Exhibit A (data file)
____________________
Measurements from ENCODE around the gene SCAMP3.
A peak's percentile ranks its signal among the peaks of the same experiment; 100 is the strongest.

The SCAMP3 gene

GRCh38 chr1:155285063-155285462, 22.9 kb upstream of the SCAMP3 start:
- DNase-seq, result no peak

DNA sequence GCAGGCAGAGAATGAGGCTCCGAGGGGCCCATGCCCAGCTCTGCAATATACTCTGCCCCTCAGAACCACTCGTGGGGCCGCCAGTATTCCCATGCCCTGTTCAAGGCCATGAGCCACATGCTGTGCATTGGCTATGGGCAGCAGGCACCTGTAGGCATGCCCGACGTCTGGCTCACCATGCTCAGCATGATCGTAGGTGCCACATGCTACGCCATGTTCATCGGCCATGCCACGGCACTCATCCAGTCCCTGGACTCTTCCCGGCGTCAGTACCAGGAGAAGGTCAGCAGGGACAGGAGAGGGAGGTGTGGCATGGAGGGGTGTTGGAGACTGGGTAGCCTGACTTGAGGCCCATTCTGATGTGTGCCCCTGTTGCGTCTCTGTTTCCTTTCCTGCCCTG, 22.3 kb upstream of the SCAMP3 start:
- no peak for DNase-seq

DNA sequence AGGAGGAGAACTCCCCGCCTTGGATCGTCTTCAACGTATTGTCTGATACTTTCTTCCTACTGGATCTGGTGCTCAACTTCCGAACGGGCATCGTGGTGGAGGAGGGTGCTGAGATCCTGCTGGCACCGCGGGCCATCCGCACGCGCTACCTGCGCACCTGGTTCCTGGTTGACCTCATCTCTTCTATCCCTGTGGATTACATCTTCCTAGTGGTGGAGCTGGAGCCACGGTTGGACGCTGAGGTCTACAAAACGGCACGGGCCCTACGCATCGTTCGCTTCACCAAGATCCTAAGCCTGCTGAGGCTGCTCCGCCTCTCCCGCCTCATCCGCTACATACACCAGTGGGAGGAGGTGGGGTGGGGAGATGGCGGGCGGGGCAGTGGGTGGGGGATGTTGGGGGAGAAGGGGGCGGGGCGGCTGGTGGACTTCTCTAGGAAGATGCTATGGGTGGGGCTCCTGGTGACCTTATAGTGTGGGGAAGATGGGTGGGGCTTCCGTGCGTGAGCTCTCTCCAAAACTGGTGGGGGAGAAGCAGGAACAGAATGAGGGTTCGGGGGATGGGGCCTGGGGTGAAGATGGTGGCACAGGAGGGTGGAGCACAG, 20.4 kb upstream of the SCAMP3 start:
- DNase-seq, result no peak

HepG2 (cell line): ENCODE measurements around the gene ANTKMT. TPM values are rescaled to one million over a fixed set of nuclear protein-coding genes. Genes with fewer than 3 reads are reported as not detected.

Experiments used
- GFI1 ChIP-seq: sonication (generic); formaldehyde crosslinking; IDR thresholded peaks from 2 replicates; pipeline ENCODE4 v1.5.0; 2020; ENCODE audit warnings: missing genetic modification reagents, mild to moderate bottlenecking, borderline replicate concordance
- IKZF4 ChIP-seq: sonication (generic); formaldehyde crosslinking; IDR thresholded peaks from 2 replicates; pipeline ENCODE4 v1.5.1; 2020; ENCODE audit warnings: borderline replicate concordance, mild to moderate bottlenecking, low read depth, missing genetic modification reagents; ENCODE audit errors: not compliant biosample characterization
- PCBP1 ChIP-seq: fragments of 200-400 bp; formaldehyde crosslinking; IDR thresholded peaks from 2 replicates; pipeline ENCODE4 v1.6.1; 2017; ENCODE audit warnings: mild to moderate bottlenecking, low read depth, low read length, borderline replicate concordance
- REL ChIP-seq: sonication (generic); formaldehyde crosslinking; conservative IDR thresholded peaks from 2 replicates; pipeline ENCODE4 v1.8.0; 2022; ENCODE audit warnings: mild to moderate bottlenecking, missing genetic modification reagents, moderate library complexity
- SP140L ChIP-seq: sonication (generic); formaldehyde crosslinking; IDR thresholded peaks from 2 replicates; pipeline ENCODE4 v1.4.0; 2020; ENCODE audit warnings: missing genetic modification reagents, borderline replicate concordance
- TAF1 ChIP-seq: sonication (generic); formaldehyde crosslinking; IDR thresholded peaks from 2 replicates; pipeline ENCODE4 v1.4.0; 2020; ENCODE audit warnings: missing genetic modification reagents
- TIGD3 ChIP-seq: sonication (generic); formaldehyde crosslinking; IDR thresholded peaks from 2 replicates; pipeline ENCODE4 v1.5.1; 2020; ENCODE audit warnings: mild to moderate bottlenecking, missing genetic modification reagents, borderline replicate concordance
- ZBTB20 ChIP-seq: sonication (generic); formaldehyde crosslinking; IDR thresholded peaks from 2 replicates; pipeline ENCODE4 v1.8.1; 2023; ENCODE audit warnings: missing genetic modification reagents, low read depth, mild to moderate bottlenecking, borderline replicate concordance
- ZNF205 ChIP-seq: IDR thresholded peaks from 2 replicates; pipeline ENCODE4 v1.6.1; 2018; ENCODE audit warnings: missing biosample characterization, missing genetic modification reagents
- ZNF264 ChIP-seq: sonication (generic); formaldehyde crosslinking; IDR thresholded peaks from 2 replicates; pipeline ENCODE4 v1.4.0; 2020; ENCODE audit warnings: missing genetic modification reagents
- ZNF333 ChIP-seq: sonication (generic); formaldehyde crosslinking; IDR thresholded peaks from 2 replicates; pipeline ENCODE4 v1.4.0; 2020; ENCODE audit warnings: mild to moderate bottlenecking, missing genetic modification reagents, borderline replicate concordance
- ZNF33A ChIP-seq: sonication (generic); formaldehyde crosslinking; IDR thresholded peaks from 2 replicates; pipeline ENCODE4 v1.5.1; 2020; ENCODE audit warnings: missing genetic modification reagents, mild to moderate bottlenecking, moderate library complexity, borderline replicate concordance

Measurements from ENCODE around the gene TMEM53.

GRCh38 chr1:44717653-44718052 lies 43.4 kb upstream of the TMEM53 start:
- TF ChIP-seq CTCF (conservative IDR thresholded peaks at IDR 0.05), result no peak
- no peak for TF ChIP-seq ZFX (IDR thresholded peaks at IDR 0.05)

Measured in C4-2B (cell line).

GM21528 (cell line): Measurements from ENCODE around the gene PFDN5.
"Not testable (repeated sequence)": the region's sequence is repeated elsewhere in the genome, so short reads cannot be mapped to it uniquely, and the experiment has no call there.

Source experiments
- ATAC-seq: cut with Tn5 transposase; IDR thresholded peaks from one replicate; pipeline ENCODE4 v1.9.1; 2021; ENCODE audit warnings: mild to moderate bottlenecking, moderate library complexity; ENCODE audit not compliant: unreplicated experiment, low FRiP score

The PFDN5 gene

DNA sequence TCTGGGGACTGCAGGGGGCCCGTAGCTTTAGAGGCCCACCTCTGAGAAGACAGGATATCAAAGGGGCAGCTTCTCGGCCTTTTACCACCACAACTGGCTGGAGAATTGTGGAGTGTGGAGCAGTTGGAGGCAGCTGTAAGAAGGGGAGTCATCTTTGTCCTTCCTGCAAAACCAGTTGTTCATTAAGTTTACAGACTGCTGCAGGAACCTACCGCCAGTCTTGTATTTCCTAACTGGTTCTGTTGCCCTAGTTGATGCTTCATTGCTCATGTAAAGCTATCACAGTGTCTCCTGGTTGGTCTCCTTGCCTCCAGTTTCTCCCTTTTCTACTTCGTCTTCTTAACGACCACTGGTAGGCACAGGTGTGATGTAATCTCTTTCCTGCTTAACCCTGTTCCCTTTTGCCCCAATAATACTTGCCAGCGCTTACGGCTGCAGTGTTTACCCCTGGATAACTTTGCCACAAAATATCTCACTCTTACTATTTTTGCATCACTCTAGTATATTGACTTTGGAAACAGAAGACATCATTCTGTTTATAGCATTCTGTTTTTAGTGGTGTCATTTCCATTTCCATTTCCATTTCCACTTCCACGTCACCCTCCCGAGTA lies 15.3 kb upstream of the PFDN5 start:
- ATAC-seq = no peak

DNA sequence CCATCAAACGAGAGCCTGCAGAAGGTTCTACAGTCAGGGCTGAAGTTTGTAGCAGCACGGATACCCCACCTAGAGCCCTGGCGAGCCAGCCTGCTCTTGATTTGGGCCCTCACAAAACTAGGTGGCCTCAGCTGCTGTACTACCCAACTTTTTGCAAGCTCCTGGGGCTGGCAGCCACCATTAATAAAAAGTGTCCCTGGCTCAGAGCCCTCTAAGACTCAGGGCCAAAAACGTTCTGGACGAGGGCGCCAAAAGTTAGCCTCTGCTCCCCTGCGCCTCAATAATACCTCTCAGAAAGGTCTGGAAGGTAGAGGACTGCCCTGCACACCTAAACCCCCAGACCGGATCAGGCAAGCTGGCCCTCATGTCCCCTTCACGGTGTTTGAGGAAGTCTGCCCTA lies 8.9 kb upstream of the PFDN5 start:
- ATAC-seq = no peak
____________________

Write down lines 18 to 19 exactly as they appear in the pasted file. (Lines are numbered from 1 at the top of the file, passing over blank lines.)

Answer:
- TIGD3 ChIP-seq: sonication (generic); formaldehyde crosslinking; IDR thresholded peaks from 2 replicates; pipeline ENCODE4 v1.5.1; 2020; ENCODE audit warnings: mild to moderate bottlenecking, missing genetic modification reagents, borderline replicate concordance
- ZBTB20 ChIP-seq: sonication (generic); formaldehyde crosslinking; IDR thresholded peaks from 2 replicates; pipeline ENCODE4 v1.8.1; 2023; ENCODE audit warnings: missing genetic modification reagents, low read depth, mild to moderate bottlenecking, borderline replicate concordance